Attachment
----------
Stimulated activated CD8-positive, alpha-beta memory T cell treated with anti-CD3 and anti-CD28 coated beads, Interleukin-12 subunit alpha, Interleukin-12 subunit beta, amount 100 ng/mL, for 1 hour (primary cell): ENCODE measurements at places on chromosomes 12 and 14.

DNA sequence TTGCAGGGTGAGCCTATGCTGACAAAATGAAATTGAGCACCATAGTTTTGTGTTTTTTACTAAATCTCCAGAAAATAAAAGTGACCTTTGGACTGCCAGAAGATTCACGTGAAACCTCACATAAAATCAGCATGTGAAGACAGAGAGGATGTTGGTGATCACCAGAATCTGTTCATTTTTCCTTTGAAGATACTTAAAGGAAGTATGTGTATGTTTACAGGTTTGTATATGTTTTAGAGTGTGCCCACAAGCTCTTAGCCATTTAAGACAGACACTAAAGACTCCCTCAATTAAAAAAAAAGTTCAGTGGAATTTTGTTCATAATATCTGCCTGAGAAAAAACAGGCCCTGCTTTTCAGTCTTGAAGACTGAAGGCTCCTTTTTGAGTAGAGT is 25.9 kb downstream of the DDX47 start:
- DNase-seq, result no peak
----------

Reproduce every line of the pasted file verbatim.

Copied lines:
Stimulated activated CD8-positive, alpha-beta memory T cell treated with anti-CD3 and anti-CD28 coated beads, Interleukin-12 subunit alpha, Interleukin-12 subunit beta, amount 100 ng/mL, for 1 hour (primary cell): ENCODE measurements at places on chromosomes 12 and 14.

DNA sequence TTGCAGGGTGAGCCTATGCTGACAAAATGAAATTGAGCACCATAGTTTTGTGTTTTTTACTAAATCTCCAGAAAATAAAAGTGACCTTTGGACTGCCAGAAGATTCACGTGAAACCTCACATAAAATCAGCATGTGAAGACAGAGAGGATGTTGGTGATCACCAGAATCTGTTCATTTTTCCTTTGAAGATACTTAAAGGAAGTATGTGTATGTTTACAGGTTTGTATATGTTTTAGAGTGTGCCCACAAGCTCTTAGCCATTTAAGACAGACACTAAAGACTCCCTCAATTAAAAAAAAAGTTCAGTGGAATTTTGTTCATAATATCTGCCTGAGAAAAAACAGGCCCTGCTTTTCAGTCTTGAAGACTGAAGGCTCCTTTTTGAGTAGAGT is 25.9 kb downstream of the DDX47 start:
- DNase-seq, result no peak